I was able to get in touch with the dad who made this incredible Viking ship for his son. Read step by step instructions below. (They only spent $30 to make it, too!)
I can’t remember exactly how we decided upon a Viking ship, but it was probably because Tyler loves the movie “How to Train Your Dragon”. We had looked on the internet and seen several pictures of wheelchairs decorated like tractors and race cars, so we had the idea that we could try our hand at a Viking ship.
I had worked on floats for parades several times, and I recalled using a building material called fiberboard. This is a fiberglass material that comes in 4’X8’ sheets, with a dull brown texture on one side and a shiny aluminum like material on the other. I want to say it retails for $10-$12 per sheet. The great thing about fiberboard is that it is pretty strong, yet it’s flexible and very lightweight. So I bought 2 sheets, some small cans of latex paint (brown, black, white, blue, red, green, yellow), and 2 rolls of masking tape to hold it all together. I sketched out the design of the ship on one sheet of fiberboard, until I had it proportioned just right. I had also measured his wheelchair to make sure my cutout would “fit” between the wheels and frame and that the overall cutout wouldn’t overwhelm the wheelchair. After I made the first cutout, I used it as a guide and sketched the other side, then cut that side out. I had enough space left on the scrap pieces to cut out six circular pieces to use as shields. Every good Viking ship needs shield down the side.
Now that I had the cutouts, we needed to bend them so that they would curve, coming to a point to form the bow of the boat. So we carefully shaped each of the two pieces, very gradually applying crease to the fiberboard. Fiberboard bends rather easily, but it can pop so you have to be careful. To create the dragon’s head at the bow of the ship, I used scrap pieces in between the two cutouts to create the blocky shape. This really gives it a realistic look. We used plain old masking tape to stick the scrap pieces together, then wrapped the entire dragon’s head in masking tape, at least 2 layers. Also, the ship needed masking tape all along the front to cover the open spaces between the two cutouts. I think I used a scrap piece cut into a V shape to help it hold its shape in the front. We made sure to face the coarse side of the fiberboard out, as it would be easier to paint.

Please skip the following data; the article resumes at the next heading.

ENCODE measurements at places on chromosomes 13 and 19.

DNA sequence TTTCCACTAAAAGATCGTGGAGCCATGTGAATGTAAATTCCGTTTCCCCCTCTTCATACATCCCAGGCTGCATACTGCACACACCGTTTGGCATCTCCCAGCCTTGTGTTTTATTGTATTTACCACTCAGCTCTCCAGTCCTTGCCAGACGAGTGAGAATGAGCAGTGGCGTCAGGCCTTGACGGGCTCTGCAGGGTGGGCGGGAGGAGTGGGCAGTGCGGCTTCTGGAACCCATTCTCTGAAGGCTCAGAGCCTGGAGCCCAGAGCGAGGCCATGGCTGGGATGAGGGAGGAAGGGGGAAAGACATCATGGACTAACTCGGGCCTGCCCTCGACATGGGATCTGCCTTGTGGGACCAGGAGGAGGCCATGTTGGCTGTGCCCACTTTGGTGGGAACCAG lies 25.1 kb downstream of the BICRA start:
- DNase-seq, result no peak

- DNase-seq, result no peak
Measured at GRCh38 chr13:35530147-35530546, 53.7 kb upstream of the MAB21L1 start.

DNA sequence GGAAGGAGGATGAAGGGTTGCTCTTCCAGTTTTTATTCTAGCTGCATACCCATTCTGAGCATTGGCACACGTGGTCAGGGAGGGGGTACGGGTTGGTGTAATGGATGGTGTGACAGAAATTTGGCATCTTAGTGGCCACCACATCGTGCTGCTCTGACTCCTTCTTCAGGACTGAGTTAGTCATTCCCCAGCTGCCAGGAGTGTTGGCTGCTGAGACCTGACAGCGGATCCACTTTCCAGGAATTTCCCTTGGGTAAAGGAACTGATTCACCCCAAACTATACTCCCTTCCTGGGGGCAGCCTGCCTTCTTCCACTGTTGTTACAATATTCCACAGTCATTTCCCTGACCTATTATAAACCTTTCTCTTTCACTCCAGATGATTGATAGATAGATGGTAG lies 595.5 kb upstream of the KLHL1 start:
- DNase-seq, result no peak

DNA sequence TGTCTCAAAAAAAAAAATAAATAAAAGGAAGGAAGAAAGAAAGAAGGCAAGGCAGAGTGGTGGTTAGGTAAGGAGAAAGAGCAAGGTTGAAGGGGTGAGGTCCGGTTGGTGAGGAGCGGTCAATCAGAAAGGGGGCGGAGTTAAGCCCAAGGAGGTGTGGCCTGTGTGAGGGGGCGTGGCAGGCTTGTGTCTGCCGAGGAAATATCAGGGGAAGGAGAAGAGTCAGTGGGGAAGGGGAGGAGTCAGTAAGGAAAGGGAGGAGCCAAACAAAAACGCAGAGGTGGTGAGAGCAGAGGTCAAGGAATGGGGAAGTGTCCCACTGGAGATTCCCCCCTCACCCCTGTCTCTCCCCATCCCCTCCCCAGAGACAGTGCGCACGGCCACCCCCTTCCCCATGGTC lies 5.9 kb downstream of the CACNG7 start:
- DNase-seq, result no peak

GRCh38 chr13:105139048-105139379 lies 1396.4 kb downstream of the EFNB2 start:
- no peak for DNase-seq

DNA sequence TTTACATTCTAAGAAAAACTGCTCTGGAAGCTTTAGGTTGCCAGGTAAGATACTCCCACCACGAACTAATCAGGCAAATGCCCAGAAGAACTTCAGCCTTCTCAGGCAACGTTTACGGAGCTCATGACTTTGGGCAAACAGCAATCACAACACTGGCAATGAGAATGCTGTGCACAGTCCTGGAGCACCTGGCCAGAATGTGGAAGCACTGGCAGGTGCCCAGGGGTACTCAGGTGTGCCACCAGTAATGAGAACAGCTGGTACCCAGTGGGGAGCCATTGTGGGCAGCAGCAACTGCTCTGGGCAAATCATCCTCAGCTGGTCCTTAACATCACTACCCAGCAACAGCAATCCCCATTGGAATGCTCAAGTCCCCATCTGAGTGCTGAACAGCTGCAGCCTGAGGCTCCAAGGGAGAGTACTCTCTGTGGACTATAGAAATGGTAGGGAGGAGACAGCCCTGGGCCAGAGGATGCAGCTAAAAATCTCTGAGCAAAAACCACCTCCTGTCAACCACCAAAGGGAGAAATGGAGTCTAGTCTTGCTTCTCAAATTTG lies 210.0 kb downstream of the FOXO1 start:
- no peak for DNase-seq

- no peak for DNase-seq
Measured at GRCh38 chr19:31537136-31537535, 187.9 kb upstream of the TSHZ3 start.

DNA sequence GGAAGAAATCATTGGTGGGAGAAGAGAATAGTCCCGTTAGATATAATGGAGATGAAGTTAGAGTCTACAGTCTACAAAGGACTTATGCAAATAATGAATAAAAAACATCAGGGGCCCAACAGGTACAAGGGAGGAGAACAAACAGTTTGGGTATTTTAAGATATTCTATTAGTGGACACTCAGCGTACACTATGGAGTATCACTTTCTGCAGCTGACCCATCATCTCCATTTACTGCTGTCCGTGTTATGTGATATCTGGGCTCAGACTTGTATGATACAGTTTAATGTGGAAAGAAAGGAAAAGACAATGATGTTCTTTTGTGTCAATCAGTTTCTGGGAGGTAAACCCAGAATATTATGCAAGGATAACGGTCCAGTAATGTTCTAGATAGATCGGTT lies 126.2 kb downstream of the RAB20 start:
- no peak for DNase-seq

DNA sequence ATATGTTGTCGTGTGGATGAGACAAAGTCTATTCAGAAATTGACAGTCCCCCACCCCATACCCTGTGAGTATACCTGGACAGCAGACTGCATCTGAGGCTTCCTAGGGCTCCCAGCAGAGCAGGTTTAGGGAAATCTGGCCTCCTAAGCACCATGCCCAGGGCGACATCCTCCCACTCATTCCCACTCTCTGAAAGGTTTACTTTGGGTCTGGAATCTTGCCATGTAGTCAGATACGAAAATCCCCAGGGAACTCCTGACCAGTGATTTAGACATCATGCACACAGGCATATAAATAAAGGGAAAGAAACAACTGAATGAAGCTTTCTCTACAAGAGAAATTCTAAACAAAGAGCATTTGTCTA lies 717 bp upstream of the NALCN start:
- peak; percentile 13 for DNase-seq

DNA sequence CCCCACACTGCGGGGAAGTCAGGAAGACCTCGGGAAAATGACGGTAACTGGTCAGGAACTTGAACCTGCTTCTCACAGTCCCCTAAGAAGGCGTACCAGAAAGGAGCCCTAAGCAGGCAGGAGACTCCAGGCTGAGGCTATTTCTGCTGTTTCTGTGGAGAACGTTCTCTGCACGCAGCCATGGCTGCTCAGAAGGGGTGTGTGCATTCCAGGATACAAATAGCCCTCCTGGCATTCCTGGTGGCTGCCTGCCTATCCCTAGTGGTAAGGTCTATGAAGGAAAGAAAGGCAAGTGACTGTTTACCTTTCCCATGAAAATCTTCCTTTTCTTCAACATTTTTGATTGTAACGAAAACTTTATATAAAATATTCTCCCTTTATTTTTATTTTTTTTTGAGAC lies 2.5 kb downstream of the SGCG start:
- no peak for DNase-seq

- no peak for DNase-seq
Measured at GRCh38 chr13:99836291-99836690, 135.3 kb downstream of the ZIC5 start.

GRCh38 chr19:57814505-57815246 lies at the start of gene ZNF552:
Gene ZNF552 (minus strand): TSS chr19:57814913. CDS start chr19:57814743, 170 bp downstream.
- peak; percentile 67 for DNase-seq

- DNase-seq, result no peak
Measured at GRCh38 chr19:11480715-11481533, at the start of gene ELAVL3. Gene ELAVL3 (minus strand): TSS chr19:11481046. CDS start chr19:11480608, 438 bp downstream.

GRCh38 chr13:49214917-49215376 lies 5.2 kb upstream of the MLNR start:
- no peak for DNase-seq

So now the ship’s bow looked great, but the rest was pretty plain. A base coat of brown paint, then some black to give the illusion of seams, then a little red and yellow on the dragon’s head for flames, and now we have a good looking Viking ship. We then took the six shields, faced the aluminum side of the fiberboard out, and painted them colorfully in green, red, and blue. We finished the shields off with a single layer of masking tape along the outside edge, painted black. The shields were then taped onto the ships sides. As an added touch, I brushed some waves and foam onto the front of a ship, to give it the illusion of crashing through the ocean. I used blue, a little green, and then tapped on some white for this.
When we made the cutouts, we had cut out slots so that the sides of the ship would fit down over the axle of his wheelchair. This held the weight of the ship, especially the main body very well. I think I may have also taped an extra piece of fiberboard where the axle cutout would be, to help strengthen it. The front of the ship was still pretty heavy, but I used wire coat hangers taped to the inside of the ship walls and bent them so that they would catch on the foot rest of his chair. This worked very well. I suppose some string or twine would do the trick here as well. The back of the boat was completely open, so that we could still have access to push him around.
Overall, I believe we spent about $30 on this costume, and maybe 5-6 hours of labor. It held up very well, and we were able to take it off and put it back on several times that Halloween night. We kept it for several months afterwards as well, before finally throwing it out due to lack of space to keep it. The key to this whole project was lots of masking tape. The more, the better as each new strip just adds strength to the structure.